Multi-syntax configuration examples

Monday 5 June 2023 reads settings from a number of different files, in either INI-file or TOML syntax, with different section headings depending on the file. This could be confusing: the docs showed the syntax needed for .coveragerc, but if you were using one of the other files, you had to mentally convert from one syntax to another.

To make it easier, I updated the documentation to show all the syntax possibilities when showing examples of configuration files. I used sphinx-code-tabs to create tabbed code sections.

The result looks like this: a three-tabbed code box. The tabs have the names of configuration files. Selecting a tab shows the syntax you need for that particular file:

Tab .coveragerc selected
Tab pyproject.toml selected
Tab setup.cfg selected

Originally I wanted to write the settings just once, and use cog to run Python code to convert from INI syntax to TOML.

If you haven’t seen cog before, it lets you insert small chunks of Python into static files. The Python code is executed to generate more static content that appears alongside the Python code. It’s a simple tool that works well when you have a mostly static file, but you want part of it to be computed.

But I sensed that converting between syntaxes be difficult, especially since some of my examples (as the ones above) have comments in them.

So I went with a simpler approach: the Python snippets in the doc files have both INI and TOML chunks. The INI chunk is lightly massaged to make two of the tabs, since they only differ in the section names. To ensure the two input chunks are in sync, the code reads the configuration examples, and checks that the INI and TOML chunks create the same settings values.

This guarantees that the different syntaxes are all valid, both as generic INI or TOML, but also as settings. And it guarantees that the two chunks show the same settings, differing only in syntax.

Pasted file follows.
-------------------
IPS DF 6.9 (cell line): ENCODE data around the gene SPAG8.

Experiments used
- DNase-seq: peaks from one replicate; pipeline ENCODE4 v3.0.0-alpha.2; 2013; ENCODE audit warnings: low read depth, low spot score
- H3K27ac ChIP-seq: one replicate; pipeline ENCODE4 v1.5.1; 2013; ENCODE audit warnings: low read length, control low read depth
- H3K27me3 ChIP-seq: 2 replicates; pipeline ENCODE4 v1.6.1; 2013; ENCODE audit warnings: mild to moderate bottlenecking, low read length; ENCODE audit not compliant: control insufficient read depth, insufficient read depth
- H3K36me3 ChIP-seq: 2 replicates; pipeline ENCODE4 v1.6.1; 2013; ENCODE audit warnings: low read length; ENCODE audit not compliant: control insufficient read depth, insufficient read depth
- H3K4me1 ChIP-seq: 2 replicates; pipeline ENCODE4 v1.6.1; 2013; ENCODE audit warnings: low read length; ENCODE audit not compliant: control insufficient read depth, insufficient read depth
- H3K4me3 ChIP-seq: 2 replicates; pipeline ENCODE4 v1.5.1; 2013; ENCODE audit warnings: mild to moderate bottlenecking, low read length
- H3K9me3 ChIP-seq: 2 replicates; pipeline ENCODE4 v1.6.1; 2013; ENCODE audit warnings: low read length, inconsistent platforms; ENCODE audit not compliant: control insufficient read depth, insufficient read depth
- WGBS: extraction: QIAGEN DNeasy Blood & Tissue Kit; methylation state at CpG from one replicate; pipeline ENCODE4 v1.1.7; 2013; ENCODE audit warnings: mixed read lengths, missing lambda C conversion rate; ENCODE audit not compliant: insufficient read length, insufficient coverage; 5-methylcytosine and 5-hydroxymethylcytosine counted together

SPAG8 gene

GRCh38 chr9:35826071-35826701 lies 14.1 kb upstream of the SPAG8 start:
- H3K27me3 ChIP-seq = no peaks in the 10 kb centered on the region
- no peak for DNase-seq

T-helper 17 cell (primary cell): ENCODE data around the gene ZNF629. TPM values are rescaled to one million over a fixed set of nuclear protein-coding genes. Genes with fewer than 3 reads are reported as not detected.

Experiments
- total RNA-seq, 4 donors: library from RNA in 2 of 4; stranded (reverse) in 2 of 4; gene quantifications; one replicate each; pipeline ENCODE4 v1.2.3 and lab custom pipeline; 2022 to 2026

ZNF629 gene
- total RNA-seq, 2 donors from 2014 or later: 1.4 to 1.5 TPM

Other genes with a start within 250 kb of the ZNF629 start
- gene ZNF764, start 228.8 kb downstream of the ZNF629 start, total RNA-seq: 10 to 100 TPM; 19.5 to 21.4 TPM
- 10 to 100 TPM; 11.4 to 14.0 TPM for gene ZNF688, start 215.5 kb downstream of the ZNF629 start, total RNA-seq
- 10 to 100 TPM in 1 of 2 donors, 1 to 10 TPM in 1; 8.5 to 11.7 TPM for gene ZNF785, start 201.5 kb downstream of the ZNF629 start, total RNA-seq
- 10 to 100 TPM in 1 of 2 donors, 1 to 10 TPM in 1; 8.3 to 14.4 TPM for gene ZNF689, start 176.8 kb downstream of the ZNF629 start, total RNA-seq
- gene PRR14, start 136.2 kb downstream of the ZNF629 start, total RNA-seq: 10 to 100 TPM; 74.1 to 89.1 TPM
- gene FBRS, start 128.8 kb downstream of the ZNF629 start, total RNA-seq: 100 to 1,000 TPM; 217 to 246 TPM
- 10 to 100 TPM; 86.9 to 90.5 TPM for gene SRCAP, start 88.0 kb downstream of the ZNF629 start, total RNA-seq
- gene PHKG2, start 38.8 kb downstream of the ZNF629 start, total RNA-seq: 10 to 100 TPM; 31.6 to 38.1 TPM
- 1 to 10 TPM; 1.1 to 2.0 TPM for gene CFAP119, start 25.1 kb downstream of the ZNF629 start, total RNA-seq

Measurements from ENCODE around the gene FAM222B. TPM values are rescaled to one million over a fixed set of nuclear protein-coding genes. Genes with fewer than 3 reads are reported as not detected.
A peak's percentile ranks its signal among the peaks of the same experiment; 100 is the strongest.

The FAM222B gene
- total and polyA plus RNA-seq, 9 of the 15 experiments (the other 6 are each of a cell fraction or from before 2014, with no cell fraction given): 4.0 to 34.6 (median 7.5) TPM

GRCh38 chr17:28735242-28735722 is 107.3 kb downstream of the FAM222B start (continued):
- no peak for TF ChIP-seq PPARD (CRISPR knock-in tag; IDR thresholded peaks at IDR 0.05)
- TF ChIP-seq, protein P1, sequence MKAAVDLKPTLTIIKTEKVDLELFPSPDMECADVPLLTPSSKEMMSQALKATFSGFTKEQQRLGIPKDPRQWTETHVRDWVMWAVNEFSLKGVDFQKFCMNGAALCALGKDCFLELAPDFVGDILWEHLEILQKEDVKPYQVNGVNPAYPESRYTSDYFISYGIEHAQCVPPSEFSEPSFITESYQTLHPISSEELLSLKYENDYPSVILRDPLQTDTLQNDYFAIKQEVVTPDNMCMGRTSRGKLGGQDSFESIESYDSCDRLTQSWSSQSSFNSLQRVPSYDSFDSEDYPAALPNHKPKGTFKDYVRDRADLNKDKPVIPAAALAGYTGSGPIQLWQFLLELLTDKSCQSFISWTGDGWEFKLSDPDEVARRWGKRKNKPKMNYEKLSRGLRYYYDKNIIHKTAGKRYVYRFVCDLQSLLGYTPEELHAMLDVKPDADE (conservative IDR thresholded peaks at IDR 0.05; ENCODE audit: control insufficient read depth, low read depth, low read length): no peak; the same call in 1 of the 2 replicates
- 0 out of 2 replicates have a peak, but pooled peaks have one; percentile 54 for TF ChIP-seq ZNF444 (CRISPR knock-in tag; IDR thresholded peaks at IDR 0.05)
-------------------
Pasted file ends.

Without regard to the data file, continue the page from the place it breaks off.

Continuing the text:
It’s a little bulky in the resulting .rst files, but it provides the reader with the information they need, and it keeps me from making mistakes.

If you want to see the code, the cog code is in, and a small example of how it’s used in the documentation is in context.rst.



Very nice! As a maintainer of a popular third-party build tool, do you foresee a day when pyproject.toml will be the last config format standing? More important than answer, how would you go about making the decision to drop support for a config format?

I’m curious because I see a cost to maintaining multiple formats and documenting their syntax. It’s also not very much in the spirit of the Zen of Python, which advocates for “one…obvious way to do it”. However, forcing users to migrate perfectly working configuration is also not to be taken lightly.


It’s a good question about how long to support older settings files, a special case of the more general question of long to support anything!

I tend to keep things running unless it causes active pain. The configuration code in isn’t changing, so it will probably stay this way for a long time.

As an aside, last week ReadTheDocs said that .readthedocs.yaml files would be required, and I thought, “can’t I put those settings in pyproject.toml?” Nope.

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